Chukwu David Abuja
Worried by the worsening state of insecurity in the country, the Senate has urged President Muhammadu Buhari to immediately initiate a process of phasing out the current over-stayed security chiefs and replacing them with new ones with new ideas and solutions.
The Senate, yesterday, also urged the President to take immediate steps to restructure, remodel and revamp the country’s entire security architecture and provide enough state-ofthe- art weapons and equipment to effectively combat the belligerent power of the insurgents.
It further urged the President to immediately initiate probe into widespread allegations of corruption and leakages within the security structure and put mechanisms in place to foster transparency and ensure all resources meant and deployed for security were actually spent on the needs on ground.
The apex legislative chamber impressed on the Federal Government to as a matter of urgency, recruit at least 10,000 Civilian JTF, versatile with the local terrain in Borno State as Agro- Rangers under the aegis of the NCDSC to complement the efforts of the Nigerian Armed Forces. Moreover, the Upper Chamber impressed on the Federal Government to aggressively explore multilateral and bilateral options of partnership with the neighbouring nations of Chad, Niger and Cameroon toward reviving and strengthening the Multinational Joint Task Force and finding a lasting solution to the scourge of insurgency in the Lake Chad region.
The parliament tasked the Federal Government to provide proper welfare for security personnel fighting in the frontlines, and give prime attention to the compensation and welfare of fallen soldiers as that would boost the soldiers’ morale and aid their concentration.
Also, as a way of proffering long term solution to Nigeria’s existential security challenges, the Senate urged the federal and state governments to adequately address all immediate and remote causes of insecurity in the nation, saying that the action must include comprehensive packages on education, employment and other social vices.
The Senate equally directed the National Emergency Management Agency (NEMA) and North-East Development Commission (NEDC) to provide succour and psychological solution to the deceased families while also directing the Ministry of Humanitarian Affairs, Disaster Management and Social Development to compensate families of those who were killed in the incident. It also called on the Federal Government to embark on massive recruitment of people into the armed forces and the police, to be able to face the increasing security challenges in the country.
The Senate made these resolutions following a motion, entitled: “Beheading of 67 farmers in Borno by Boko Haram insurgents: need for urgent decisive action,” sponsored by the former Governor of Borno State, Senator Kashim Shettima. Senators, who contributed to the motion, were unanimous in calling for the removal of the Service Chiefs, arguing that they did not only overstay their tenure in office but have also lost ideas on how to defeat the insurgency in the country.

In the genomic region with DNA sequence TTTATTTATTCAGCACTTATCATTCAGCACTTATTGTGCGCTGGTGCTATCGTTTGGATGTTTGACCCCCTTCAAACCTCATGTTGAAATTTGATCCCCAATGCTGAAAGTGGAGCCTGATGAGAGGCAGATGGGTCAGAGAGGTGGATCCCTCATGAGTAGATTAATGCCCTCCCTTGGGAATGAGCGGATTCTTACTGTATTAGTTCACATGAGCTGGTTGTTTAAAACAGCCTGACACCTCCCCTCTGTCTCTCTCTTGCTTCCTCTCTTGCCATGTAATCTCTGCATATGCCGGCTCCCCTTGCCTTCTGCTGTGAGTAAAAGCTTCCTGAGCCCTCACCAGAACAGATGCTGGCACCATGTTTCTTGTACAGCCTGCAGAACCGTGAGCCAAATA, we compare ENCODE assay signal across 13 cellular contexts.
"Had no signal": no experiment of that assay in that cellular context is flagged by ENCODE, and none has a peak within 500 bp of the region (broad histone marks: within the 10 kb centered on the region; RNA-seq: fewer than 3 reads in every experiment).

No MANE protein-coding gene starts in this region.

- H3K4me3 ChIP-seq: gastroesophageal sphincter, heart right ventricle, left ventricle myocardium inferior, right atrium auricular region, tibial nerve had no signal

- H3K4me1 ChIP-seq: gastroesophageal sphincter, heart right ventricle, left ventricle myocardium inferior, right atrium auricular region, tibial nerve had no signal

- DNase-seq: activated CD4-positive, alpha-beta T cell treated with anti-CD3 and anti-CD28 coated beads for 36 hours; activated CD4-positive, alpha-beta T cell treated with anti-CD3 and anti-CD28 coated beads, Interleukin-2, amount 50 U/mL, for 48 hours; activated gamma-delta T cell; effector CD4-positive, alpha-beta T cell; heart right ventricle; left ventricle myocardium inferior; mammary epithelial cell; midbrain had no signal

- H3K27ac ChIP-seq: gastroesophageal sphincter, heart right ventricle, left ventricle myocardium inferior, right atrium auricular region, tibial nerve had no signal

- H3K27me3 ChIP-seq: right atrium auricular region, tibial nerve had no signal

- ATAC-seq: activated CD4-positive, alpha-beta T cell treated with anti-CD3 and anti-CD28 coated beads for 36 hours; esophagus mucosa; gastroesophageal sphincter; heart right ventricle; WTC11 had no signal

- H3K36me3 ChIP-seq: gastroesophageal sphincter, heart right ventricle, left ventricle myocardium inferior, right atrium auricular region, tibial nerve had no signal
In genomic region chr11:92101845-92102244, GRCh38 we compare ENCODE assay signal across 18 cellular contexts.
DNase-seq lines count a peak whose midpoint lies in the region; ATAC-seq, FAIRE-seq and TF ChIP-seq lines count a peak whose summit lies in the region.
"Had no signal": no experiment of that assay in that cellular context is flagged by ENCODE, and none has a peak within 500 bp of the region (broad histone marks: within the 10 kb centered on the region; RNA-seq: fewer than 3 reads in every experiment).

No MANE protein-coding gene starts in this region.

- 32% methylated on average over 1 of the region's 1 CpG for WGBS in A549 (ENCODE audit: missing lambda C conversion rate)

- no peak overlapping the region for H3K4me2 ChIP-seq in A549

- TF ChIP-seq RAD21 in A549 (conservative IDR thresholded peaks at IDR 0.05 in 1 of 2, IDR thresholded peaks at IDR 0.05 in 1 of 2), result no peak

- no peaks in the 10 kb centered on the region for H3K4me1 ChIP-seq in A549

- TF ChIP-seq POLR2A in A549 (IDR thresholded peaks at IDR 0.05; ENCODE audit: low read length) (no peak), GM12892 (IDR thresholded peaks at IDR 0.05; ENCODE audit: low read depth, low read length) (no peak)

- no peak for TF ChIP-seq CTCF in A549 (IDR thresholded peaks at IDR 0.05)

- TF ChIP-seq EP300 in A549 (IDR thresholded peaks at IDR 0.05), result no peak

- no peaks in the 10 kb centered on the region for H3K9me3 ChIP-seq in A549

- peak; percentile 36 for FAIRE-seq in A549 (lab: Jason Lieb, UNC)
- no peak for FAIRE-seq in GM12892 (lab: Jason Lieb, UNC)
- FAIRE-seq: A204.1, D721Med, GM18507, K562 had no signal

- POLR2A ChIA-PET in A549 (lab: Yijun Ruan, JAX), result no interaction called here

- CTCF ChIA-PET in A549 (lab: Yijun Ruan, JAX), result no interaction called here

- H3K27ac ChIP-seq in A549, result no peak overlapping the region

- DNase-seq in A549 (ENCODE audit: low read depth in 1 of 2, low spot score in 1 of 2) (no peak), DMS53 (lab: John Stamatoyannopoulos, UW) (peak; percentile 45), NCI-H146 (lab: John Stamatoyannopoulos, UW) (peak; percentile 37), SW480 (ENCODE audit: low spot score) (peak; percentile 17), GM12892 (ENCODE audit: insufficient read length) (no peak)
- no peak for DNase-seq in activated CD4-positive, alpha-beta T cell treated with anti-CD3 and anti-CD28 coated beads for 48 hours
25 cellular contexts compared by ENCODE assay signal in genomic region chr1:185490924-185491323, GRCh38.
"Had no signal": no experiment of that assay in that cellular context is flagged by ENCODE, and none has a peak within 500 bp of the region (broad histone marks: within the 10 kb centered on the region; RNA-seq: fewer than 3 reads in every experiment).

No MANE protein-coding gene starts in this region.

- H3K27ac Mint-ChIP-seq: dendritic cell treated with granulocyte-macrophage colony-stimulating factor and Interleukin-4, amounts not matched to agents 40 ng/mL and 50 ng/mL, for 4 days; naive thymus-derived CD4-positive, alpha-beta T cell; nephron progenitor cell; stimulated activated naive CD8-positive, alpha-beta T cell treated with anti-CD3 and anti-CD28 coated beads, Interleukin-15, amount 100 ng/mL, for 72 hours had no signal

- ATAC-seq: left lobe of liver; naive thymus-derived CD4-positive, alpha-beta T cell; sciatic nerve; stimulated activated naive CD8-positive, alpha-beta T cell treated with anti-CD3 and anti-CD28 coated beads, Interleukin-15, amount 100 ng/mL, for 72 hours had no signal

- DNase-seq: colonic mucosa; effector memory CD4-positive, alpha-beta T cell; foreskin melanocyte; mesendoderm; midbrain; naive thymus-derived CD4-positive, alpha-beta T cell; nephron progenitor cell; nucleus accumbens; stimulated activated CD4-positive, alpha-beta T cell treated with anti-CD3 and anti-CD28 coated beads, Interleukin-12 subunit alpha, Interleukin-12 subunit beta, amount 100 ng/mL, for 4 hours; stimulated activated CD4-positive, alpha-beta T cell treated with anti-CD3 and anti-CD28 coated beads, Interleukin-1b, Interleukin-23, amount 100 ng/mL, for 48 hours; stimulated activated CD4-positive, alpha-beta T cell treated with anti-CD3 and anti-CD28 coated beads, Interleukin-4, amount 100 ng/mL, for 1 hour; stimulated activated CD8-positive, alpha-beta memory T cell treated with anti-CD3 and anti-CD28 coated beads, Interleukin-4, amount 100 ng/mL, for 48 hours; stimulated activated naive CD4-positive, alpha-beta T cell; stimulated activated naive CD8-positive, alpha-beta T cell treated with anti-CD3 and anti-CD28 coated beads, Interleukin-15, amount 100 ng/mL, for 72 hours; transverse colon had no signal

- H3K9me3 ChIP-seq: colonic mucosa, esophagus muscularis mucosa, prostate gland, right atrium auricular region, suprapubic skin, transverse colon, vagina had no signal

Interestingly, some of the senators, who were popular for defending President Muhammadu Buhari and his administration, for the first time, joined other lawmakers in bemoaning the failure of the Service Chiefs, and calling on Mr. President to sack them. Presenting his motion, Shettima observed that the efforts of the present security chiefs were not working, saying if President Buhari insisted that the service chiefs were doing their works well, it would imply that the President as the Commander-in-Chief had failed in his primary responsibility of securing the nation.
He said: “Whatever it is that the present security chiefs are doing is not working or at least not enough. And if the President insists that the security chiefs are doing their work well, then the logical implication of such assumption is that the President himself as the Commander-in-Chief of the country has failed in his most rudimentary assignment of securing the nation. I hope the latter is not the case. “It is disheartened that more than 67 citizens were beheaded while they were working in their farmland without any form of resistance or challenge from the security agencies stationed a few kilometres away.
“We are worried that the Nigerian military in conjunction with other security agencies up till today have not been able to quell the insurgency affecting the region despite the slogan by government officials that
the insurgents have been technically defeated. “We cannot as a nation move forward until the lives of every Nigerian is protected and secured as the primary objective of government is the security and the protection of its citizens. Protecting the lives and property of citizens is the primary obligation of government and any government that cannot discharge this basic obligation loses every iota of legitimacy.”